"I feel that the world is full of closet egalitarians, that at some level people know this makes sense. They were pushed into the closet by Reagan and Thatcher and monetarism and neo-liberal economics, but many people didn’t really stop believing that some of the old left ideas were important. We just lost confidence in them, and I think maybe we thought they just weren’t relevant to the modern world. I feel that the left entirely lost its way."
Richard Wilkinson interview with Iain Ferguson (1)
Since Gutenberg, there are moments when a particular book defines, for good or ill, a historic moment for a society or a culture. It does so not so much because of its particular argument but because it gives voice to the spirit of its time - its fears, hopes and weaknesses. Will Hutton’s ‘The State We’re In’ captured the hopes many people had before New Labour were elected. George Orwell’s ‘1984’ tapped fears of the Cold War and totalitarianism. Hayek’s ‘The Road to Serfdom’ articulated concerns about the onward march of the omnipotent state.
The last decade has seen an emerging industry of books and perspectives question the direction, health and very spirit of Western societies and life. This trend began deep in the economic bubble, with numerous writers questioning economic growth and the numerous paradoxes of prosperity. It has continued post-crash as recession and turbulent times have emerged.
In this environment, ‘The Spirit Level’ by Richard Wilkinson and Kate Pickett has emerged as one of those defining books. It is a serious book by two epidemiologists, but has reached a popular market and achieved a wide public impact (2). Its central thesis is that inequality hurts and that more equal societies work better for everyone.
It has been cited by David Cameron on the election trail, by Sweden’s Social Democrat leader Mona Sahlin, and this week by a fawning ‘Guardian’ editorial which claimed that ‘to emerge from stricken times without breaking Britain, The Spirit Level’s inconvenient truths must be faced’ (3).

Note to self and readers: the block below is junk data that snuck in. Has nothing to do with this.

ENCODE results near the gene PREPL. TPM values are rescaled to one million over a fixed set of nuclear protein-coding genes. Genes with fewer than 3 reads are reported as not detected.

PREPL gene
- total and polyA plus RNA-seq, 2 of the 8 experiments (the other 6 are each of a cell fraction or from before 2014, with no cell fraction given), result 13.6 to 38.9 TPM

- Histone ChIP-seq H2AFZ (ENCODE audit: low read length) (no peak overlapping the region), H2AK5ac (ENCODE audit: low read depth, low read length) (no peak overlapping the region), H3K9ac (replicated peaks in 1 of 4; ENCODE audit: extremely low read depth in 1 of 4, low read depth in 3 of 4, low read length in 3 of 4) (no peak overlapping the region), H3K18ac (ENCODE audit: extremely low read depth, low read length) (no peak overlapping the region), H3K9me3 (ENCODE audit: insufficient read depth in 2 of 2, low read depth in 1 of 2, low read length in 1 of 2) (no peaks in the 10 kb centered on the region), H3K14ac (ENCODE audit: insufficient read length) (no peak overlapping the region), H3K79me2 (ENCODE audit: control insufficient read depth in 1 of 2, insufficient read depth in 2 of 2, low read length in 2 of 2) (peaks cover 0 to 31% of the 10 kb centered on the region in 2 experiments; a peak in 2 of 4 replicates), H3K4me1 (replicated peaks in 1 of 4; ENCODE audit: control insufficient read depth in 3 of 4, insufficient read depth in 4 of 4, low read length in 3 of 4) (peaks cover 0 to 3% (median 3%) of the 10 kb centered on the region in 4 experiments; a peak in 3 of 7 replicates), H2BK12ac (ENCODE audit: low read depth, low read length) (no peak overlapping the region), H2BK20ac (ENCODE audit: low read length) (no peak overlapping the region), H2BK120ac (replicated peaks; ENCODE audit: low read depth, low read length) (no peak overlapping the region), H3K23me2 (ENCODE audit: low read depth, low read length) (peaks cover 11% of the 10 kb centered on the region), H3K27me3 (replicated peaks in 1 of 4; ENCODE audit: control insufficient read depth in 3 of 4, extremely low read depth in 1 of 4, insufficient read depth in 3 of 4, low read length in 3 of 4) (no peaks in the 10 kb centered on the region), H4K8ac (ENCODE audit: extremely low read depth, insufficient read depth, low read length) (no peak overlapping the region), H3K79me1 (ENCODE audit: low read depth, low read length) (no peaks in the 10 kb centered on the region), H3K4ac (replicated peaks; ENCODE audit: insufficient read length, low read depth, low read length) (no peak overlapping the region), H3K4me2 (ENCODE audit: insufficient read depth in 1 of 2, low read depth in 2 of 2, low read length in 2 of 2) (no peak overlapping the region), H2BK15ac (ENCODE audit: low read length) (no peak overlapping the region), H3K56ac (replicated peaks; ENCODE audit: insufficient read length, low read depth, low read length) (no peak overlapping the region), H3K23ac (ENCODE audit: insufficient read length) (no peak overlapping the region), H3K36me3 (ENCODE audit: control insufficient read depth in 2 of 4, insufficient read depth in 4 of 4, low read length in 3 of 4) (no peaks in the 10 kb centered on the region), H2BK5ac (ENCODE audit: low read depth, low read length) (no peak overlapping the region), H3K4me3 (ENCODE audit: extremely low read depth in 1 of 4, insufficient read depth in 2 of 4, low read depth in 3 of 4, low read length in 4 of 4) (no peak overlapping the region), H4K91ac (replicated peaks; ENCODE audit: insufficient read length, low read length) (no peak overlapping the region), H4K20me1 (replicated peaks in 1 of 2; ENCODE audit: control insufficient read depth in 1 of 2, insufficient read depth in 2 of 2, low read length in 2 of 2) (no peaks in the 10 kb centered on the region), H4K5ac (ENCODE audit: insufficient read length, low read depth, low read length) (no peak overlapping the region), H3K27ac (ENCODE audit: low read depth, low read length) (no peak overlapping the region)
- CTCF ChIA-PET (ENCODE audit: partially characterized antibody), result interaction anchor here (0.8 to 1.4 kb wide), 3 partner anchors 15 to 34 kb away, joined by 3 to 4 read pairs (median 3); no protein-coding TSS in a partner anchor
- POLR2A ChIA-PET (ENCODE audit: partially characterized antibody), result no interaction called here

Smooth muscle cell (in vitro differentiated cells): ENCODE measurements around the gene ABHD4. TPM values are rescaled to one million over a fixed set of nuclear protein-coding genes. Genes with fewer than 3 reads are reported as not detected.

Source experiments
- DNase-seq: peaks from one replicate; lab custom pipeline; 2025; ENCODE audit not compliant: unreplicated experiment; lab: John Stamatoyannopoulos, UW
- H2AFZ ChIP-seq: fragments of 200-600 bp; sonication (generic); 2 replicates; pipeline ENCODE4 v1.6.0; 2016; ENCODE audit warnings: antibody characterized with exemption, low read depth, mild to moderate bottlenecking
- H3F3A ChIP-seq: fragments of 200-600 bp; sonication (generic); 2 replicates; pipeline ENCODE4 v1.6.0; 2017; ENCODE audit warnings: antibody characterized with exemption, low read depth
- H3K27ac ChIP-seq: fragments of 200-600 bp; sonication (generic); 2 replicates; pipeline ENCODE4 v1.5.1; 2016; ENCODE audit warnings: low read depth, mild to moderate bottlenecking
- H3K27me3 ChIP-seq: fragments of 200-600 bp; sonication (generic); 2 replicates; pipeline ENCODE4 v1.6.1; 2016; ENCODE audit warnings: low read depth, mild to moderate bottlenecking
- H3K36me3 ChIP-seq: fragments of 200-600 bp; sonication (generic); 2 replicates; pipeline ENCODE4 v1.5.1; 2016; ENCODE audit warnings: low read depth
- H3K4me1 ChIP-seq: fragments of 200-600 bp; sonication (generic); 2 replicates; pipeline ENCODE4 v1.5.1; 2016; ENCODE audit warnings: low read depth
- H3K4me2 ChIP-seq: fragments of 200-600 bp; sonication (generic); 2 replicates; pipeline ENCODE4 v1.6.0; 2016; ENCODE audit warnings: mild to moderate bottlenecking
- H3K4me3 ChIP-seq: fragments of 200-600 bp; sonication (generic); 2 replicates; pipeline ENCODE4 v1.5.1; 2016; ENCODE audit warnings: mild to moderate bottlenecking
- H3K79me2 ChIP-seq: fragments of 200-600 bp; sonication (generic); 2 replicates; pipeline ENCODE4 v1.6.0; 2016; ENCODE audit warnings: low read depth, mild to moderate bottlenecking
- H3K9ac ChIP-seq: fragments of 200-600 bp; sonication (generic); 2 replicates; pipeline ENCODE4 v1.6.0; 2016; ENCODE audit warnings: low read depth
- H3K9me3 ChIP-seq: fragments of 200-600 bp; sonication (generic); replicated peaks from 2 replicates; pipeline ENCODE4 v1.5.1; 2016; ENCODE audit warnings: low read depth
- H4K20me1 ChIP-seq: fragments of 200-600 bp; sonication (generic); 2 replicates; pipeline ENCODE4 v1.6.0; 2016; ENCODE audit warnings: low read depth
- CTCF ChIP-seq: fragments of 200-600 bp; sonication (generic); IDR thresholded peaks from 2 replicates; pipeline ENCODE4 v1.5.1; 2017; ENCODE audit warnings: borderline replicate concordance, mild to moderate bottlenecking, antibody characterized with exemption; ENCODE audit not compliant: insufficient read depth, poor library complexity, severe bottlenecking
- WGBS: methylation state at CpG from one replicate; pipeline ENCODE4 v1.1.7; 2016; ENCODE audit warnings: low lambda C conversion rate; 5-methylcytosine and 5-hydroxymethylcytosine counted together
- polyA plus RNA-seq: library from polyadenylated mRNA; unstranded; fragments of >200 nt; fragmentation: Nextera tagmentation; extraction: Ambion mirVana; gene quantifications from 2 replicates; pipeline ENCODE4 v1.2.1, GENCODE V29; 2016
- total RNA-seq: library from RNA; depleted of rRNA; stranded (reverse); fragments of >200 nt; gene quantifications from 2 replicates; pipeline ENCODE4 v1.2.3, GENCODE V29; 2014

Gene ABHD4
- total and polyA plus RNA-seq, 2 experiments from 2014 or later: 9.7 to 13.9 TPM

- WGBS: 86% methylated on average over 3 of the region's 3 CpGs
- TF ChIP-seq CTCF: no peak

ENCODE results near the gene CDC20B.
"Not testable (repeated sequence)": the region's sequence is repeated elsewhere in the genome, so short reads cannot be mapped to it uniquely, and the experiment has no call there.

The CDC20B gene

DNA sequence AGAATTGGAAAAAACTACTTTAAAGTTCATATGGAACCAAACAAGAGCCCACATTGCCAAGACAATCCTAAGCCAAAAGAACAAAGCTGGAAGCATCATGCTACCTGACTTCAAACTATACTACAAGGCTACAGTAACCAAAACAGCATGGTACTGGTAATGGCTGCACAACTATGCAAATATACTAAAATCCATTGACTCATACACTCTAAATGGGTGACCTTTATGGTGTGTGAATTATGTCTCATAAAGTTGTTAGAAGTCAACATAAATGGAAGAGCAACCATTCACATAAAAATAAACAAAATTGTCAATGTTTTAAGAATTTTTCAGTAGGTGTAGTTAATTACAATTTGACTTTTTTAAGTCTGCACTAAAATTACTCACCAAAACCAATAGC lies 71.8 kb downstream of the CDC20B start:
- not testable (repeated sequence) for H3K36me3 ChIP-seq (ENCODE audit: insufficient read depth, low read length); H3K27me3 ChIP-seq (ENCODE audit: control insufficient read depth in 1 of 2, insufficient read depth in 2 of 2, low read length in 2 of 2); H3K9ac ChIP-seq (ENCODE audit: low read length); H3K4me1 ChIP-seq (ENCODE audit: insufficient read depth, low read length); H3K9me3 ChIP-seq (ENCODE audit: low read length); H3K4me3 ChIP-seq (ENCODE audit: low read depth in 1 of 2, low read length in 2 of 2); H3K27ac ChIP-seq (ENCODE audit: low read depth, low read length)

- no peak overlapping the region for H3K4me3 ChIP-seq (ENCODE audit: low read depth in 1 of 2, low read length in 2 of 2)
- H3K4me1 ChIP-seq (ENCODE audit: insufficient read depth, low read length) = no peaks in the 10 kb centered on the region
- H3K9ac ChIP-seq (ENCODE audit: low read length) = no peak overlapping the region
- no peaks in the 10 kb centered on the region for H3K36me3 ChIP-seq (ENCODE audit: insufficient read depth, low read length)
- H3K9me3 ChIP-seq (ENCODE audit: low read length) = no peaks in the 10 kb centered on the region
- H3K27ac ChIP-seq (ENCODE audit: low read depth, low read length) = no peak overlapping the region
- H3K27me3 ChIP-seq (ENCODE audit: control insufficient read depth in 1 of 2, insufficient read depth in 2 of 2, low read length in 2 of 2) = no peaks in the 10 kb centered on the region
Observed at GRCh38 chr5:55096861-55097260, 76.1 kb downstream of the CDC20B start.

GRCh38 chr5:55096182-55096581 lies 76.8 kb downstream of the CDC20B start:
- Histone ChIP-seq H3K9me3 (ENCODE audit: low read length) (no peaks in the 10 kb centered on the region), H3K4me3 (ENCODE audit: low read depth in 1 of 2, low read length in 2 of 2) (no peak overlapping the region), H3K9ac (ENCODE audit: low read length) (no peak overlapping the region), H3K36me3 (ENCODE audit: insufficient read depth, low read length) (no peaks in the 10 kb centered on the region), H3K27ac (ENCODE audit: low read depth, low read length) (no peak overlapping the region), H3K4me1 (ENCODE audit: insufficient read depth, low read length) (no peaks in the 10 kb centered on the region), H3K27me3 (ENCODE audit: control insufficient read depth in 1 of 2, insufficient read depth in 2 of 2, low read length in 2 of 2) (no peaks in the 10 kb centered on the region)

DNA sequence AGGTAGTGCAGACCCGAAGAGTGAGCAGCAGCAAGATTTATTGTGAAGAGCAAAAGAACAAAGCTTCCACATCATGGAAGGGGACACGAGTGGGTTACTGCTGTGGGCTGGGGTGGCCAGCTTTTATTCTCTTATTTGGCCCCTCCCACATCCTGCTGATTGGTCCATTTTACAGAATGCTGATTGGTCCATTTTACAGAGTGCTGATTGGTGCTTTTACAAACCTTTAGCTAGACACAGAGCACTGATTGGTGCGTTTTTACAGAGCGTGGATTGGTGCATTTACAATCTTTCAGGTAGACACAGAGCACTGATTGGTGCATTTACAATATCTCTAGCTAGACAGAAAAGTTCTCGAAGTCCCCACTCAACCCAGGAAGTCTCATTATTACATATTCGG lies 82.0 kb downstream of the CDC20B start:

‘The Spirit Level’ has aroused significant opposition and even a counter-thesis, ‘The Spirit Level Delusion’ by Christopher Snowdon (4), and a Policy Exchange pamphlet, ‘Beware False Prophets’ by academic Peter Saunders (5). These dismiss ‘The Spirit Level’ as the work of state loving socialists, and are a bit short on subtlety, yet they contain many illuminating explorations of the limits and contradictions within Wilkinson and Pickett’s book.
New Labour advocates and apologists – John McTernan, formerly one of Blair’s senior advisers at No. 10 would be a good example - detest what they see as ‘The Spirit Level’s’ demonising of their Camelot: Anglo-American capitalism with all its dynamism, inclusiveness and the meek of the earth making their way to our shores from far flung lands.
After years of the Thatcherite free market rhetoric – of trickle down, tax cuts and the Laffer Curve being cited as gospel – has ‘The Spirit Level’ turned things round? Not surprisingly things are a little less clear-cut than the thesis put forward by the authors.
What is the Thesis of ‘The Spirit Level’?
Firstly, the central argument of the book for all its huge claims is actually unclear. Are the authors arguing that in more equal societies everyone benefits, or that on average everyone does better? There is a profound world of difference between ‘almost everyone’ and ‘on average everyone’.
It is not possible to make the claim that everyone gains from greater equality. This is just fantasyland politics; the debate between greater equality and inequality involves winners, losers and choices.
Secondly, ‘The Spirit Level’ makes sweeping assumptions about the place and cause of inequality across different societies and gives huge importance to the outliers. For example, the US is the most unequal wealthy society in the world on most indicators, Japan one of the most equal, while the Nordic nations do well on economic and equity comparisons.
Yet, it is almost impossible to compare these countries on equality; they are very different in their cultures, values and histories. Wilkinson and Pickett claim that ‘more equal societies almost always do better’ – a universalist, sweeping statement – which cannot be substantiated by most of their data.